“Cooper is aggressively attacking our cat!” Pete told me over the phone.
I didn’t answer right away. Cooper? Aggressive? It didn’t make sense. Pete had recently adopted Cooper from a rescue where the little Dachshund mix had been living happily in a foster home with another dog and two cats.
I asked Pete to describe Cooper’s behavior, rather than label it with words like “aggressive.”
“He was barking a lot,” Pete replied, “and it was very loud.”
GET THE BARK NEWSLETTER IN YOUR INBOX!
Sign up and get the answers to your questions.
Did Cooper lunge at the cat ? Snap at him?
No. He’d just barked.
And no wonder. Cooper had only seen the cat twice during the week he’d been living in Pete’s home. He was excited, surprised and unsure so, naturally, he barked.
Dog body language is complex and subtle, and people often misinterpret what their dogs are saying. Few of us have ever learned to “speak dog” or “read” dogs, but understanding what our pets are trying to communicate is key to understanding their behavior.
Let’s focus on what is probably the most inaccurately used adjective when it comes to describing dog behavior: “aggressive.” I’ve heard people use it when referring a 10-week-old puppy who was playfully nipping the feet and legs of the children in the family. Most often, I hear people use it to describe a barking dog.
“How do you know he’s barking aggressively?” I always ask.
And the typical reply is, “Because he was barking.”
Imagine if every time you spoke, someone assumed you were thinking about attacking them!
Let’s clear up the disconnect right now between what dogs do when they’re displaying signs of aggression and what they do when they’re just being … well … dogs.
signs of aggressive dog body language
Dog communication is mostly nonverbal; they “talk” with their bodies. Here are signs of dog body language that could possibly signal aggressive intent (if you observe any of the following, at the very least, give the dog some space):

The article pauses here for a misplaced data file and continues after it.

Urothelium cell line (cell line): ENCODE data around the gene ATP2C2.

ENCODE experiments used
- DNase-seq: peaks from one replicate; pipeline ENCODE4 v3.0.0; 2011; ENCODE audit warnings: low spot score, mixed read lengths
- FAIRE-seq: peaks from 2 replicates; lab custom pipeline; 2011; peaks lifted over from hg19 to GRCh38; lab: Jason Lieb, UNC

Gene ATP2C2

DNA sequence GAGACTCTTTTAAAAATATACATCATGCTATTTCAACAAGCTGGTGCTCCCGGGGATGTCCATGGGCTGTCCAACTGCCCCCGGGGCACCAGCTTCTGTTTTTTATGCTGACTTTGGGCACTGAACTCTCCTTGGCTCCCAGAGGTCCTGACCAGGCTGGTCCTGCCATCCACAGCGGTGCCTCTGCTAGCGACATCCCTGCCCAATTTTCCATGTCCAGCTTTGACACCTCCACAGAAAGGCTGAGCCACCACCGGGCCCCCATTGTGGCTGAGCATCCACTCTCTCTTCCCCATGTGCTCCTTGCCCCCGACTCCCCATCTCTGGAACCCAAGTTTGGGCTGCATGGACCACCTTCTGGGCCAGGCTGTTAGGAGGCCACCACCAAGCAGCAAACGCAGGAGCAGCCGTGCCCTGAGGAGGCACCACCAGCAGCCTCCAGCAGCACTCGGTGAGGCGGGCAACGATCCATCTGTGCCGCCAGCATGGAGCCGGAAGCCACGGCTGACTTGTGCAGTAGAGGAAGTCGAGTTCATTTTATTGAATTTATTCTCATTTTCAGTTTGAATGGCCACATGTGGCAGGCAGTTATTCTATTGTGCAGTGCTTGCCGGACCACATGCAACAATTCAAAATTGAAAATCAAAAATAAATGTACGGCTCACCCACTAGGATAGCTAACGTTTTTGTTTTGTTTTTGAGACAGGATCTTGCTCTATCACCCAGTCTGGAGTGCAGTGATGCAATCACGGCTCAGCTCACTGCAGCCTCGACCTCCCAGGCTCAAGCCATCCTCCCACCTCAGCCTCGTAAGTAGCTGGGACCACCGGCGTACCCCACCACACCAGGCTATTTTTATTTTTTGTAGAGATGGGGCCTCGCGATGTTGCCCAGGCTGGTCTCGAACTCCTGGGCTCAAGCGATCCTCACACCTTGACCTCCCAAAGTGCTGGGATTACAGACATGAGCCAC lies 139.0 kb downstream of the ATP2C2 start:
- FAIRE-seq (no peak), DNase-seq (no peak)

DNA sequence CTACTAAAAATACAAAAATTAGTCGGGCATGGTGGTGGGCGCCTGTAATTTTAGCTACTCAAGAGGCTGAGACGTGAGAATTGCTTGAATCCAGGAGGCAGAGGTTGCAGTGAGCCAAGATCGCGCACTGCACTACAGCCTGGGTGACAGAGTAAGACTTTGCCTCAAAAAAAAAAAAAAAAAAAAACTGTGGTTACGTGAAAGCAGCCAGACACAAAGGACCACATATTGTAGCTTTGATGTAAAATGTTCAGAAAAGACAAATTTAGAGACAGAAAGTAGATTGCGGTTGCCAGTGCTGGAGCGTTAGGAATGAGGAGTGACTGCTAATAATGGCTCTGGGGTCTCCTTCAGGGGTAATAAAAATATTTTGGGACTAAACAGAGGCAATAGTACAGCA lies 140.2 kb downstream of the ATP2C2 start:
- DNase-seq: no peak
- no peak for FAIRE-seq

•Tail above the horizon, possibly stiff, possibly wagging
•Ears up and forward (for cropped ears, look at the base of the ear)
•Wrinkles or ridges around the eyes and lips
•Raised hackles (hair along the dog’s back)
As you can see, when a dog is threatening aggression, his body tends to be stiff and forward. He may also bare his teeth, growl or bark.
Let’s compare this to a dog who has friendly intentions:
• Relaxed body, curved or wiggly (think puppy)
• Soft eyes
• Tail below the horizon, often loosely wagging
• Relaxed ears
• Mouth gently open
In this case, the dog’s body looks relaxed and curvy.
An often overlooked factor—which could lead to aggressive behavior if ignored—is stress. It’s extremely important to know when your dog is showing signs of stress so you can remove him from the situation, or help him cope with it.
Signs of stress
Imagine you’re walking your dog in the park and a dog you’ve never met before approaches (we’ll assume both dogs are on leash). Don’t take it as a given that your dog will want to meet the other dog. Observe the dog’s body language to determine how he’s feeling about the situation.
• Previously open mouth suddenly closes
• Ears go back
• “Dandruff” or dander appears
• Tail rises above the horizon
• Yawning begins
• Tongue flicks as if licking his lips
• Turns entirely away from the approaching dog (or averts just eyes or head)
• Starts scratching or sniffing
If your dog displays any of these behaviors, err on the side of caution. Respect what he’s telling you, which is, “I need some space!” Move your dog out of the path of the oncoming dog and let him observe the strange dog at a stress-free distance. How will you know how far that is? Again, observe your dog; his body language will tell you. The stress behaviors will disappear, and you’ll see a noticeable softening or relaxing of his face and body.
One more important point to remember: Like human behavior, dog behaviors are fluid and can change in a blink of an eye. So when your dog is in a new situation, pay attention to what he’s trying to tell you with his body language.
With careful observation of dog body language, you can learn to “speak dog” and keep your pet safe and happy.
As for Cooper and the cat, it took a lot of time and patience, but they’re now sleeping side by side on Pete’s bed at night!